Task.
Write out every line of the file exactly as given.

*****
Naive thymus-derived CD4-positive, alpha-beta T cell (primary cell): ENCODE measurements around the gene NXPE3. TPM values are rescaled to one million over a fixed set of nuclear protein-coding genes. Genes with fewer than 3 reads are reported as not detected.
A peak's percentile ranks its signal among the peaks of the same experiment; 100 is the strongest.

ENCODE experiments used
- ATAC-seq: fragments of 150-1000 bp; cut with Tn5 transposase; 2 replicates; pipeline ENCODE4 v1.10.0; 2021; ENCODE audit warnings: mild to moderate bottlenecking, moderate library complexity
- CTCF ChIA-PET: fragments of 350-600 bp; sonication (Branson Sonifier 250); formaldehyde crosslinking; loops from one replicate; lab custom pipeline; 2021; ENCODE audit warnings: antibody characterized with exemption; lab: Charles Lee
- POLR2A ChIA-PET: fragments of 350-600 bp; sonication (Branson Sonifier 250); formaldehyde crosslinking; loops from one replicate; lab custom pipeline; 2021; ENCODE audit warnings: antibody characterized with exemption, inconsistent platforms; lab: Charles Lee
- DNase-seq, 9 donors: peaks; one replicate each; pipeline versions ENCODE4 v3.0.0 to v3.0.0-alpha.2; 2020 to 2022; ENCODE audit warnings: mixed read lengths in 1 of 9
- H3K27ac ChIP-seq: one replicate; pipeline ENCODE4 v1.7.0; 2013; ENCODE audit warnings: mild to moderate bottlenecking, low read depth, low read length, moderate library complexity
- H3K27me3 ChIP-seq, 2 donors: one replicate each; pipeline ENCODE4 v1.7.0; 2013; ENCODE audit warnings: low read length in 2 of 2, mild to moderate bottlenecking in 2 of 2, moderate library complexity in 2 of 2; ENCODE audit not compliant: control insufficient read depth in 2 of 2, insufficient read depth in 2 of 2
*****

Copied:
Naive thymus-derived CD4-positive, alpha-beta T cell (primary cell): ENCODE measurements around the gene NXPE3. TPM values are rescaled to one million over a fixed set of nuclear protein-coding genes. Genes with fewer than 3 reads are reported as not detected.
A peak's percentile ranks its signal among the peaks of the same experiment; 100 is the strongest.

ENCODE experiments used
- ATAC-seq: fragments of 150-1000 bp; cut with Tn5 transposase; 2 replicates; pipeline ENCODE4 v1.10.0; 2021; ENCODE audit warnings: mild to moderate bottlenecking, moderate library complexity
- CTCF ChIA-PET: fragments of 350-600 bp; sonication (Branson Sonifier 250); formaldehyde crosslinking; loops from one replicate; lab custom pipeline; 2021; ENCODE audit warnings: antibody characterized with exemption; lab: Charles Lee
- POLR2A ChIA-PET: fragments of 350-600 bp; sonication (Branson Sonifier 250); formaldehyde crosslinking; loops from one replicate; lab custom pipeline; 2021; ENCODE audit warnings: antibody characterized with exemption, inconsistent platforms; lab: Charles Lee
- DNase-seq, 9 donors: peaks; one replicate each; pipeline versions ENCODE4 v3.0.0 to v3.0.0-alpha.2; 2020 to 2022; ENCODE audit warnings: mixed read lengths in 1 of 9
- H3K27ac ChIP-seq: one replicate; pipeline ENCODE4 v1.7.0; 2013; ENCODE audit warnings: mild to moderate bottlenecking, low read depth, low read length, moderate library complexity
- H3K27me3 ChIP-seq, 2 donors: one replicate each; pipeline ENCODE4 v1.7.0; 2013; ENCODE audit warnings: low read length in 2 of 2, mild to moderate bottlenecking in 2 of 2, moderate library complexity in 2 of 2; ENCODE audit not compliant: control insufficient read depth in 2 of 2, insufficient read depth in 2 of 2